“On your way down, before your country disappears, you’ve got desalination problems, agriculture problems, import problems. You might lose your fresh water; your land might start to degrade because of saltwater intrusion,” Paskal said.

Cameron said threatened nations need answers to the vexing legal questions of land, water and migration for their own sakes as well as to send a signal to developed countries stalling on climate change action that “if you don’t come up with a response, we’re going to start looking at legal options.” But more broadly, he said, the international community needs to start viewing climate change through the lens of human rights.

“What we’re trying to do in this debate is take an old issue, which is climate change, and make people look at it in a completely different way … as a human and social issue instead of an ecological issue,” he said. “Climate change is not about polar bears; it’s about people, and human rights helps us to understand it as a human issue.”

Copyright 2010 E&E Publishing. All Rights Reserved.”

 

(Quelle: The New York Times.)

Malediven: Es knirscht nicht nur der Sand unter den Füßen der TouristInnen…

Freitag, Juli 16th, 2010

“Maldives: Political Tensions Simmer in Tourist Paradise

by Feizal Samath (Colombo)

Tourists taking in the sun and sand in the idyllic Maldives may be forgiven if they are unaware of the political developments in this country, even when President Mohamed Nasheed’s government teetered on the brink of collapse recently.

After all, tourism, which is the country’s biggest revenue earner, is virtually isolated on some 80 of the country’s 1,100 islands. Access to many of its resorts — most of the Maldives’ islands are uninhabited — takes travel of anything between 30 minutes to several hours by boat.

‘The resorts are so far away from the capital (Male), that tourists and staff in the resorts know little that is happening or what is going on. On the resort islands, it’s a world of its own and absolute relaxation,’ explained Malin Hapugoda, managing director of Sri Lanka’s Aitken Spence Hotels Group, which has six tourism properties in the Indian Ocean country.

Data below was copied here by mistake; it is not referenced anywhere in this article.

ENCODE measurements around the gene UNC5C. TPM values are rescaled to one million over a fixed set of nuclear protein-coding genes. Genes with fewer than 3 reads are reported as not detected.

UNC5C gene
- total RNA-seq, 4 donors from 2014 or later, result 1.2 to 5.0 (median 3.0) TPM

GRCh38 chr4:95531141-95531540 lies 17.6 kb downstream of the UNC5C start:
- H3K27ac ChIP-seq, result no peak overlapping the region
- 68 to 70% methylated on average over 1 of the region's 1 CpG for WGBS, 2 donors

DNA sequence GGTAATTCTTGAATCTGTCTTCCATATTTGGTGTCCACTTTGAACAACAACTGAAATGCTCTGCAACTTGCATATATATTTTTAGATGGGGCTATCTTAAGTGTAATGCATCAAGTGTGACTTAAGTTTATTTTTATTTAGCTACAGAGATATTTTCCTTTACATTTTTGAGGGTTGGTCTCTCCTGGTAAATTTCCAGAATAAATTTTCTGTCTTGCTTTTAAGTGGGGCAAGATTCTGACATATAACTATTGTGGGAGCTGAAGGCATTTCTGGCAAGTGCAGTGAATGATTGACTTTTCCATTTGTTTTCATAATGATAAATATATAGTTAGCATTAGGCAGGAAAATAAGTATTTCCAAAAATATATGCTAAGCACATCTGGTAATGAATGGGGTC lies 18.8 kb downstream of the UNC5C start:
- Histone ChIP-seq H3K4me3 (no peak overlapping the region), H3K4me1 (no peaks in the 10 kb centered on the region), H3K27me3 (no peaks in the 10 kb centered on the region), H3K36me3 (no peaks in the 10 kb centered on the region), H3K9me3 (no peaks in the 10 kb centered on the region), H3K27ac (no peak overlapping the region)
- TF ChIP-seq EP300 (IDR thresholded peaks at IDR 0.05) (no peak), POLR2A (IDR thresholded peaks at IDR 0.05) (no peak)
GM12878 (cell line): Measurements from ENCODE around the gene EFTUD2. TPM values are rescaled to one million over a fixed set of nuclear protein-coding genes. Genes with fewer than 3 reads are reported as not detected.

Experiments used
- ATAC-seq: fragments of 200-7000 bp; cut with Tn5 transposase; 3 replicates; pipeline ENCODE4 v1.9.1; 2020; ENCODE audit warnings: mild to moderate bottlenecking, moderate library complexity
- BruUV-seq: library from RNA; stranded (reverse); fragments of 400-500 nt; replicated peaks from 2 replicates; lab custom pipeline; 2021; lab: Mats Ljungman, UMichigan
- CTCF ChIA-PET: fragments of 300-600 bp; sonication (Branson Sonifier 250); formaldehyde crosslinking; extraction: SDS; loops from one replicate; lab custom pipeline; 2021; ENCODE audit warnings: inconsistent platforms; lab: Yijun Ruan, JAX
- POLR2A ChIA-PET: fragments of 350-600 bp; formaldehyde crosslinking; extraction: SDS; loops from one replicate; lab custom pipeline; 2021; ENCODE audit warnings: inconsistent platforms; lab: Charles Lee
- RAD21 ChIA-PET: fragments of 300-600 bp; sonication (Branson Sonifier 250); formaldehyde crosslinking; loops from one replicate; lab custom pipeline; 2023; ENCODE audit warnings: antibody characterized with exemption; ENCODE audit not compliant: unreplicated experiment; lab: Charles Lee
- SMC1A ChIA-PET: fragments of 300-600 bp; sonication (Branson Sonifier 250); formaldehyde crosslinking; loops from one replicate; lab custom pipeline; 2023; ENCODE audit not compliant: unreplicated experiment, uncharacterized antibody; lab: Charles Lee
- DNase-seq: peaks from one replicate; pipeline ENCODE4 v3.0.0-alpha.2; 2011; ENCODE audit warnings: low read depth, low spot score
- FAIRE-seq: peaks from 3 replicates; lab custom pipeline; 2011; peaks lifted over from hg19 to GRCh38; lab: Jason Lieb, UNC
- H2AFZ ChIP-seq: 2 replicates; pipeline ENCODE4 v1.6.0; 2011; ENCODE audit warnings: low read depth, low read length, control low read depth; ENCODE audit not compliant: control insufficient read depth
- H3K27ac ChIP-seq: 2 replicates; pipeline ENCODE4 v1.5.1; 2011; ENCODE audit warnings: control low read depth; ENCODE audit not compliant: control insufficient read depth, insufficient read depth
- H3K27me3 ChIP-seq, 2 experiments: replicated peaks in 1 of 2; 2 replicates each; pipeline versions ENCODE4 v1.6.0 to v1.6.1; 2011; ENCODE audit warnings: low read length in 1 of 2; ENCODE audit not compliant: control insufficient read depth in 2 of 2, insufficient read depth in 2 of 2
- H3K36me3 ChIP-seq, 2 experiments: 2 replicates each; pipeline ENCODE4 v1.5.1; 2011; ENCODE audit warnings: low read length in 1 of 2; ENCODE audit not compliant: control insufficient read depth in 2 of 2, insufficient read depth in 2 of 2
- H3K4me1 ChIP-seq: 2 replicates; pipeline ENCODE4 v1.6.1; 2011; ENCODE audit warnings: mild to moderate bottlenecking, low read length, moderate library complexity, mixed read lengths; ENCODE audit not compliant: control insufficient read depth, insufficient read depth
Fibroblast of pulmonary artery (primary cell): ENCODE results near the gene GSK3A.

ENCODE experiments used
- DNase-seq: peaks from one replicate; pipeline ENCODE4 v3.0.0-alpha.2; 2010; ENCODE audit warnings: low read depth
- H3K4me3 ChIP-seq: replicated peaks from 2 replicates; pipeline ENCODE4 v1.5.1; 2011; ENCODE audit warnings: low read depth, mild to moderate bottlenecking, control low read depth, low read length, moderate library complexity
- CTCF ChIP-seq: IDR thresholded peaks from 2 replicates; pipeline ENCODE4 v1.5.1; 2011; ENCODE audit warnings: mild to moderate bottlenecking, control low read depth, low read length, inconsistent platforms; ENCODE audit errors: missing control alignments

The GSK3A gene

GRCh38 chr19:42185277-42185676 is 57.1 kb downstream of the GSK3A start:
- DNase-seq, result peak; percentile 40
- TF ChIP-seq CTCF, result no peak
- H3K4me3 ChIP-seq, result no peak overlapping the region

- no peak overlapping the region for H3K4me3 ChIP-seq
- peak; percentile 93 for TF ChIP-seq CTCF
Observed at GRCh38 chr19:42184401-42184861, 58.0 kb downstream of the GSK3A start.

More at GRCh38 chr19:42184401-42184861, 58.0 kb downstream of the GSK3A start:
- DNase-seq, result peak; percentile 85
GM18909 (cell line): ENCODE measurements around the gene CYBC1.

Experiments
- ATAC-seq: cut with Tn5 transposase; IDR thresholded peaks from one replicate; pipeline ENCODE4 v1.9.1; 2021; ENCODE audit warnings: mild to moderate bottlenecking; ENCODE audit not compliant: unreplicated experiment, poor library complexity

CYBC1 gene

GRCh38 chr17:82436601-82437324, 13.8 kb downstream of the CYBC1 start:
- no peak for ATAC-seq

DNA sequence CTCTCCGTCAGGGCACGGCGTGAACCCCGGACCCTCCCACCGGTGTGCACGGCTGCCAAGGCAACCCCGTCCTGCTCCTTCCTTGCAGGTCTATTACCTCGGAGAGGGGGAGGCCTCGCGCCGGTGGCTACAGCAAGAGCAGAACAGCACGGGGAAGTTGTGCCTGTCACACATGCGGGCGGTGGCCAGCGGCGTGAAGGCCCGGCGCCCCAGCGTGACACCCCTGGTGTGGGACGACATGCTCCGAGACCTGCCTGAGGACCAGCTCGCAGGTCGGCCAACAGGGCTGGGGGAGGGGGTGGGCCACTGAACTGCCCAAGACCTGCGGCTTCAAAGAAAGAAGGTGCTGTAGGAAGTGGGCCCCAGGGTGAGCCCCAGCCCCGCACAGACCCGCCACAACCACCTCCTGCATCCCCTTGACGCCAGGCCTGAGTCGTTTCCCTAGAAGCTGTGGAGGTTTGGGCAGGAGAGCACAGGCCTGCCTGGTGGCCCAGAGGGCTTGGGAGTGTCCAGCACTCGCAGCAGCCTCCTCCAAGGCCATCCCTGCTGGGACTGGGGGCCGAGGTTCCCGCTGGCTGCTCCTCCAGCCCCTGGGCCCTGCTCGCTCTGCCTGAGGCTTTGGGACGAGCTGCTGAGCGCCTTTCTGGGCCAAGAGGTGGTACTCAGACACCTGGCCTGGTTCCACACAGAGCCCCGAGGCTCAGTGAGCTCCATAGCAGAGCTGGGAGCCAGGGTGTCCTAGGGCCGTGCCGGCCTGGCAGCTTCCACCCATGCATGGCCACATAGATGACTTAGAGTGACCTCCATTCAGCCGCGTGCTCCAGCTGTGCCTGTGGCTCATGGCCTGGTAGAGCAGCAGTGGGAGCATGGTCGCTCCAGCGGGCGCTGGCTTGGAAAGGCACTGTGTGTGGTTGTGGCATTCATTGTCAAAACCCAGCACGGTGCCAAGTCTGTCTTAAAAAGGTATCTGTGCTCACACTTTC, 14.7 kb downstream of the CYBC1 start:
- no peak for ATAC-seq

But behind the veneer of leisure and recreation in this tropical paradise lies the fact that the Maldives, which lies next to its closest friends and allies Sri Lanka and India, is finding its transition to democracy quite a bumpy one since a November 2008 poll ousted President Maumoon Abdul Gayoom and ended his 30-year iron-fisted rule. That first multi-party democratic poll was won by Nasheed, a former political prisoner who promised democratisation and a campaign against corruption in this country of 309,000 people.

But on top of problems like the global economic slowdown and the impact of climate change, domestic political squabbles have been preoccupying Nasheed. The main opposition parties, which have control of Parliament, had been blocking important bills on privatisation and loans, making it virtually impossible for the government led by Nasheed’s Maldivian Democratic Party to function, government officials say.

This came to a head on Jun. 29, when the Cabinet resigned en masse and complained to the President that it was impossible to function with a hostile Parliament, dominated by the opposition Dhivehi Rayyithunge Party and its allies that include supporters of the former president.

As it is, the ruling party can muster just 30 votes against the opposition’s 35, while the balance of 12 independents generally swing in favour of the opposition when voting on bills.